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The Science of Who Speaks in Team Meetings

What to do when no one is listening.

Key points

  • If you have been at a meeting and felt that no one is listening to you, the depressing news is you are probably right.
  • Like other primates, a group of humans establishes a relative status ranking.
  • Status ranking prevents people from speaking up in team meetings for social rather than business reasons.
Fizkes / Stock
Source: Fizkes / Stock

If you feel you are not being listened to in a team meeting, the sad truth is you are probably right. That does not mean there is nothing you can do about it. To exert influence in teams where you are not being heard, the first step is to understand how human brains conduct status rankings.

Status Ranking and Meeting Dynamics

When a group of people form a team, they look for a way to organize themselves. The process, described by Status Characteristics Theory, is a type of status ranking through which team members come to a (generally unspoken) consensus about who has a worthwhile contribution to make.1,2 The process may be conscious, but is often unconscious, and thus occurs whether or not participants are aware it is happening. There is a high degree of similarity in the relative rank that people silently assign to each other. The factors that drive perceived status rankings are also fairly consistent across cultures.3,4,5

The outcome of the ranking process has a profound effect on who wields influence in the group and who does not. The higher the commonly perceived status of a given attendee, the more the group will allow that person to speak. Higher-status members are also addressed more often, are looked at more often, and are less likely to be interrupted.6,7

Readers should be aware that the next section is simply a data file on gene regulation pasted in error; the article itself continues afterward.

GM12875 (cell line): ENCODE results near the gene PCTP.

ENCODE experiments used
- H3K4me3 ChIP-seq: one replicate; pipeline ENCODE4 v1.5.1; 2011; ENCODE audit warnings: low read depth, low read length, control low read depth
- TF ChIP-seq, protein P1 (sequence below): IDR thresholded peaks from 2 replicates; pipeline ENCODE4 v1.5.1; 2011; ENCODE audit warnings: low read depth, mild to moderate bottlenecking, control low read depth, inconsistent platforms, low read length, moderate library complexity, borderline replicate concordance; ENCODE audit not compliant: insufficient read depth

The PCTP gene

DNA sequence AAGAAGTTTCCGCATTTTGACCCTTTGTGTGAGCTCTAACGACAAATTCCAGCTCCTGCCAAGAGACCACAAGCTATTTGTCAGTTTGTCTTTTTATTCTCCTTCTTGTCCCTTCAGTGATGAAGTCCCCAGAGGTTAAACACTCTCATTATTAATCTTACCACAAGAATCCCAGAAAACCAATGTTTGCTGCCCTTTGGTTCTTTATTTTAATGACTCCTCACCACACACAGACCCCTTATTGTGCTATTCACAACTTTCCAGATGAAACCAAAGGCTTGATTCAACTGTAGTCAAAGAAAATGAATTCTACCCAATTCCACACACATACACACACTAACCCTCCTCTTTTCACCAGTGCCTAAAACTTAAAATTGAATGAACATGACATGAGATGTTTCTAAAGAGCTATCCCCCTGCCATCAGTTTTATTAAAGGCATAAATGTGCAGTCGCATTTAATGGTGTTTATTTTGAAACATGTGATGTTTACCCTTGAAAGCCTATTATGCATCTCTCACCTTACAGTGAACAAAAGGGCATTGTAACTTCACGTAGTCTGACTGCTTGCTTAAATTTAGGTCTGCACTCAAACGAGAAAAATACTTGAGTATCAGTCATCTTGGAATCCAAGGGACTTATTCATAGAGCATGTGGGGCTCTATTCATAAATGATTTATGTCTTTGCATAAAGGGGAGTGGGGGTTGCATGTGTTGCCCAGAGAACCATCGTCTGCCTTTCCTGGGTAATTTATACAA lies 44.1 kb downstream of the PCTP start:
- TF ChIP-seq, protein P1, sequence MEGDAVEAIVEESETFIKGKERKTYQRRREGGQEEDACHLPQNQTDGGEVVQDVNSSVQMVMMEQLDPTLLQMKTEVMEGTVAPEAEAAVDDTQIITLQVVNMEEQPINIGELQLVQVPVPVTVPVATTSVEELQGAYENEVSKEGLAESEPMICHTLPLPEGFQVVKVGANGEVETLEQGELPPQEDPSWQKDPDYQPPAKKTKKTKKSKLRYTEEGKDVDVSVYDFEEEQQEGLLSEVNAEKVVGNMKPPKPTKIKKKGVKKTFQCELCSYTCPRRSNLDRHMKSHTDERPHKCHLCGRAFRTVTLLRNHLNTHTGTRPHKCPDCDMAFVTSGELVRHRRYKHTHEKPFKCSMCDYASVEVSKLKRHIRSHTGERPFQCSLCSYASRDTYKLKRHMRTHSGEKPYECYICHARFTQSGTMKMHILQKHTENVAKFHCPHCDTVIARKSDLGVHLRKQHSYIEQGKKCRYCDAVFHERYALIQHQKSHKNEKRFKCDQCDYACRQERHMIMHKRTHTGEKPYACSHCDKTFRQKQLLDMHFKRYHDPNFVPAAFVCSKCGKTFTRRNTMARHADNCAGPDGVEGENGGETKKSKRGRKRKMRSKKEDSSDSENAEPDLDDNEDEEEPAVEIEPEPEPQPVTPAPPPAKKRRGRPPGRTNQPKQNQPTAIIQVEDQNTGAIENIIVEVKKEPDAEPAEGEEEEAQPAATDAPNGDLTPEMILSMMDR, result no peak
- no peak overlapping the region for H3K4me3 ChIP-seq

If a low-status person attempts to speak more than is deemed appropriate for their status, members of the group will perceive that person as having spoken “too much.” This is true even when that person’s total speaking time is far less than that of others present.

The larger the group, the more unequal participation in the team’s discussion becomes. In a three-person group, the individual with the highest status will control about 47 percent of the group’s time; the second, about 30 percent; and the third, about 23 percent. As the group gets larger, the highest-status individual will continue to control around half of the conversation, with the remaining 50 percent split between everyone else. Hence, in a group consisting of eight or more people, there will be some members who hardly speak at all.8

Factors Driving Perceived Status

In the workplace, job seniority is heavily influential in determining status. Hence, if the boss is present, meeting attendees expect him or her to speak much more than anyone else.

Sadly—as is the case with many primate species—another potent source of information factored into ranking is physical appearance. The group’s subconscious assumption about the value of a person’s contributions could be affected by their clothing, for example, whether that is a suit or track pants. The main physical characteristics that confer status (termed "face-ism" by some social scientists9) comprise being male rather than female,10,11 being taller rather than below average height,12 being more attractive rather than below average in attractiveness,13,14 and being White rather than anything else.15 Finally, fluency in the language of the gathering can also affect status, with nonnative speakers permitted less airtime than native speakers.16